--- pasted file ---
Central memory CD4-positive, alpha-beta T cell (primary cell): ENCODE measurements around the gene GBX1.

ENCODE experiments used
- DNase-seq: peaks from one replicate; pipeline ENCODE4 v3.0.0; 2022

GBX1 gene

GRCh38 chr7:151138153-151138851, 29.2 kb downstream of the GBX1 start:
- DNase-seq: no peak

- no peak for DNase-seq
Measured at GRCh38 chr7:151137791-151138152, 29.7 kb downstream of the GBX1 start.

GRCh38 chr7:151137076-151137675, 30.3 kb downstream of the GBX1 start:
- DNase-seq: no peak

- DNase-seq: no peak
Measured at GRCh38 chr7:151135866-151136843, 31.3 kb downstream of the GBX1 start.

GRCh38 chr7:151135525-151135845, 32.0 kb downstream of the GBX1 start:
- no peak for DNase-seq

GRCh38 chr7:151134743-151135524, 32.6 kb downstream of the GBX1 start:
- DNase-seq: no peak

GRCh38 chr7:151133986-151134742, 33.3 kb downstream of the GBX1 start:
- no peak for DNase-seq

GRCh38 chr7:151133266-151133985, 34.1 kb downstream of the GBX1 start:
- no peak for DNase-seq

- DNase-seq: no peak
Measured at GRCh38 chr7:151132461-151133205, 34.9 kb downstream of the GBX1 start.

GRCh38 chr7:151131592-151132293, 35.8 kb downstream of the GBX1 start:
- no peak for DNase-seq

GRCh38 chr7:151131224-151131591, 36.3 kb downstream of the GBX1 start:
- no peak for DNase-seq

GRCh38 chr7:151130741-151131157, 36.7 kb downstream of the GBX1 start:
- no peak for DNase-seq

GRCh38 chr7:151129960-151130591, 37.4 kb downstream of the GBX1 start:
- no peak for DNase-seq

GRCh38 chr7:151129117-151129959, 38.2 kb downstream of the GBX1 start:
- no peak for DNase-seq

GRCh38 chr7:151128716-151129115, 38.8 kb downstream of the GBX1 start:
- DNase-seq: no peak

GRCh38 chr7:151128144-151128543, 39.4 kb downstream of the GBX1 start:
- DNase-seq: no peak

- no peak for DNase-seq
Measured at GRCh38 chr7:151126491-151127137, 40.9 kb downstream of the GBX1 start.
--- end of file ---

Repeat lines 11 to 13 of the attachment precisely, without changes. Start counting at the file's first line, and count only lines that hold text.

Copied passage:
- DNase-seq: no peak
Measured at GRCh38 chr7:151135866-151136843, 31.3 kb downstream of the GBX1 start.

GRCh38 chr7:151135525-151135845, 32.0 kb downstream of the GBX1 start: